Sometimes I think maybe they won't be messed up.

They'll start after this California trip, and I'm excited. I'm terrified but excited.

On the topic of California, we're taking Richy to be prayed for by a church that has a real heart for physical healing and, while we are weak in faith, we're still asking God to heal him. Please join us in asking for a miracle.

Wednesday, January 16, 2013

One of the things I've been trying to figure out during all these medical happenings is how to parent my other 3 children. To be fair, I've been trying to figure out how to parent my children for 13.5 years, and still, faking it. I would say that somebody should write a guidebook but everybody has and I hate them all. Not the people, mind you, but the books. Nobody around here does anything like the books consistently. They walk late and they talk early, and sometimes they don't talk at all. They teach themselves to read but some could only be defined as "toilet-trained" by the very loosest of standards, like the New York Subway Musician Standard of Toilet Training. They don't say "I hate you," but they  occasionally use an expletive they read on a Mario and Luigi message board, when they are very, very frustrated at a computer. They eat everything, which is great because they aren't picky but horrifying when it is a french fry on the floor at the movies. That's right, a french fry. They don't fall asleep at night until the wee hours, and they fall asleep in mid-play, in the middle of the floor. "All of this," you say, "is not the fault of the child, it is poor parenting." And maybe you're right. I will be happy to read your parenting book, as soon as you have more than one child. (exaggerated winky face)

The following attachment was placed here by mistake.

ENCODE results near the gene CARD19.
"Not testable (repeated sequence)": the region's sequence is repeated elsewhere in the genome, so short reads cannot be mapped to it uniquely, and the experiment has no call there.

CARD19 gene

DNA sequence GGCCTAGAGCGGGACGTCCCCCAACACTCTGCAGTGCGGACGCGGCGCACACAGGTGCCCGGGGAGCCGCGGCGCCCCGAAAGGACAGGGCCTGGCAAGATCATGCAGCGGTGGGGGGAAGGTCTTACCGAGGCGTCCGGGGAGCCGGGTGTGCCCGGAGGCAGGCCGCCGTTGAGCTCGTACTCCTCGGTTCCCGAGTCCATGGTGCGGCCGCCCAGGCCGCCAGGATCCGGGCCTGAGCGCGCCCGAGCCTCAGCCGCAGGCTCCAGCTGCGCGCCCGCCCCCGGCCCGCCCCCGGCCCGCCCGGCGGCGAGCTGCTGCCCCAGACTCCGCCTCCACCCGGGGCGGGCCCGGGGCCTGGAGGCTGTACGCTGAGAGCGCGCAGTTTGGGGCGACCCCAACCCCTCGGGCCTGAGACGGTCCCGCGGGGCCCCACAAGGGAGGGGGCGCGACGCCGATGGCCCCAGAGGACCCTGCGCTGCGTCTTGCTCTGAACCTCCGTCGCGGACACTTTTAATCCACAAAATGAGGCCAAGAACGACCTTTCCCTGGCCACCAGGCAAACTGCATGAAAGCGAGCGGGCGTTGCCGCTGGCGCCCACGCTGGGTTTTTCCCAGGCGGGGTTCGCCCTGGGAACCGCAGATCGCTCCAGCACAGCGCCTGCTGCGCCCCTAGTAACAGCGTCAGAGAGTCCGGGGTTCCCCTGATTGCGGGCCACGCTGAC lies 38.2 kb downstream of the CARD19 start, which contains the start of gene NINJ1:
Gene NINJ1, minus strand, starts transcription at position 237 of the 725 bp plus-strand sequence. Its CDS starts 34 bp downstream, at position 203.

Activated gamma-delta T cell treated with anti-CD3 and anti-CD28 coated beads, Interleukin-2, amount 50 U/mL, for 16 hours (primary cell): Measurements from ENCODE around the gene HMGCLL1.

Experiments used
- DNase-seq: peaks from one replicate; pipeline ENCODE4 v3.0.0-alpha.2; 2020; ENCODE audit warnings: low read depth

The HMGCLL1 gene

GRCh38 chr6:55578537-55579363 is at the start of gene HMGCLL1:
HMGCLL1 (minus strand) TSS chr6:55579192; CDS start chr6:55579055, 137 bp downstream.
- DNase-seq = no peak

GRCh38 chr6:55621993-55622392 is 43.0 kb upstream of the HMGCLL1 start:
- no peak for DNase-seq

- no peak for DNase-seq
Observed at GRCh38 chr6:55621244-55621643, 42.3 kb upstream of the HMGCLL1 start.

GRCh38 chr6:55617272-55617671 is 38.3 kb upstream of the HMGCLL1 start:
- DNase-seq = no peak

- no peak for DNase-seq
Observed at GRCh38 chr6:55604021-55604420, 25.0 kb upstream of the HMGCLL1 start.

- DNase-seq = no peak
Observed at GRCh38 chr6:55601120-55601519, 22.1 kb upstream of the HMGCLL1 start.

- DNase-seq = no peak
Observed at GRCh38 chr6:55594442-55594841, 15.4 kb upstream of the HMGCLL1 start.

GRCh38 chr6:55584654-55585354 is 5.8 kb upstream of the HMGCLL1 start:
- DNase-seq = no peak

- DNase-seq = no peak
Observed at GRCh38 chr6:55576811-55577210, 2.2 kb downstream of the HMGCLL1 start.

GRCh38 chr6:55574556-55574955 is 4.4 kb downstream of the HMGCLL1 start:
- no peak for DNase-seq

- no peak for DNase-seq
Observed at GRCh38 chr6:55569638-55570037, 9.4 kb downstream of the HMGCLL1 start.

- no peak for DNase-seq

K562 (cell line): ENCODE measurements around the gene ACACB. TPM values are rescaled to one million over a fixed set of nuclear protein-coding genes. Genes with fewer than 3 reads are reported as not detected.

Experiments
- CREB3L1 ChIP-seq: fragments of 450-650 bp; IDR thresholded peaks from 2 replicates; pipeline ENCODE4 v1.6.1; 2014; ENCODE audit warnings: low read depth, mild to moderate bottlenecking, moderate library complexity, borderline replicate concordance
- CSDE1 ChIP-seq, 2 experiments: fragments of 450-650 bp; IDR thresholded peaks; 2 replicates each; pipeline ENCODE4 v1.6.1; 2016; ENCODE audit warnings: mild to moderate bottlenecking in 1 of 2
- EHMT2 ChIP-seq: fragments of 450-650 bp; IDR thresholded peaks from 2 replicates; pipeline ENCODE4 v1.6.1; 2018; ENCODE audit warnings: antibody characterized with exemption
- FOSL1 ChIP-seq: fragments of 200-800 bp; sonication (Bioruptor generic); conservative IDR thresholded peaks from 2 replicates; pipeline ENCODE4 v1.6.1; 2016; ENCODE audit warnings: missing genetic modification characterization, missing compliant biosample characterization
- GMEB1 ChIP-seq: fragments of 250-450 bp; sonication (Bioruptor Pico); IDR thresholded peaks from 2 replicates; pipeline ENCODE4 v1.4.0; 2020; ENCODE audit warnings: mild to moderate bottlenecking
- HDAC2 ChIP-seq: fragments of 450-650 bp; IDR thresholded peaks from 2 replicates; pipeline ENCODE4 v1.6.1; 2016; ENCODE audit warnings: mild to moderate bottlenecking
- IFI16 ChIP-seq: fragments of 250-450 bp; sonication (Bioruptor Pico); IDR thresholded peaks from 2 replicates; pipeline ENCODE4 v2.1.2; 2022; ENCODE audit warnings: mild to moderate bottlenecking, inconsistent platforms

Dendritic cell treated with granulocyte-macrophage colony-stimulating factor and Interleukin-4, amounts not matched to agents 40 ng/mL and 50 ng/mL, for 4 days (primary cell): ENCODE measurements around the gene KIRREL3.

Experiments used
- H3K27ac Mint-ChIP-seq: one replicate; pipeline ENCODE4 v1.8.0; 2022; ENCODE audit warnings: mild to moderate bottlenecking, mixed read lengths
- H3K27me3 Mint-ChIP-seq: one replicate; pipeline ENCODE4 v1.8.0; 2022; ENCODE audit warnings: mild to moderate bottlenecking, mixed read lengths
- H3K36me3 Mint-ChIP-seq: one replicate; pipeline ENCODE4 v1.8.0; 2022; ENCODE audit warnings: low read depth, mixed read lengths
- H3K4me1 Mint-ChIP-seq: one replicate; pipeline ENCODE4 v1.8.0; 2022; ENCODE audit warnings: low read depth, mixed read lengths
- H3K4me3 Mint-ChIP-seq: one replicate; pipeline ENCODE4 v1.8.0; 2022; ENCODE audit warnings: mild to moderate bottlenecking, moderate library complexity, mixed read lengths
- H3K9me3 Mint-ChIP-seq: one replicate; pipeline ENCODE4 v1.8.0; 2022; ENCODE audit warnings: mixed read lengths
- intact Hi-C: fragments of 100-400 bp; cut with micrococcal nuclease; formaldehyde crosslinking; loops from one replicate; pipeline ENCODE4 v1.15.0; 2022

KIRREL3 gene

One thing there is never a shortage of is or are parenting horror stories, secondhand ones. "Oh, yeah," they say, half-whispering, "they adopted that kid and sure enough, everybody got rabies." or "Well, I heard that Son of Sam killer was formula-fed. Just saying..." So I am going into what might be a prolonged illness with R2, hearing echoes in my head of grownups saying that the first time they considered selling meth was when their parents let them play video games all day to keep them out of the way during a crisis. This is it, I think, this is where it goes off the rails and their relatively happy childhood gets complicated. In reality, they have grown up this far with a very disabled brother, a dad who traveled half the time, and a mom who has the top half of a face and the bottom half is a computer screen, so maybe it wasn't all that idyllic. And I know we're good parents, I'm mostly kidding around. But I do worry, it's kinda in the job description.

For the first time ever, I'm strongly considering putting Toby and Brynn in school, in a small private school, if it is right and we can work out the details. Expect some insanely emo blog entries about letting go and rivers of tears and such if that happens, because I have never claimed to be good at raising and releasing. If I could make them stay 5 forever, and it wasn't some sick scientific experiment that spawned countless made for TV movies, I would. I am crazy about 5 year olds. This is one of those times when I'm having to let go of a dream, maybe for a season, maybe just a season, because life has shifted directions and I have to keep up. Rolling with the punches, they call it. I could spend some time wailing, "This is not what I wanted!" and maybe I will, but really, the sooner I adapt, the better for everybody.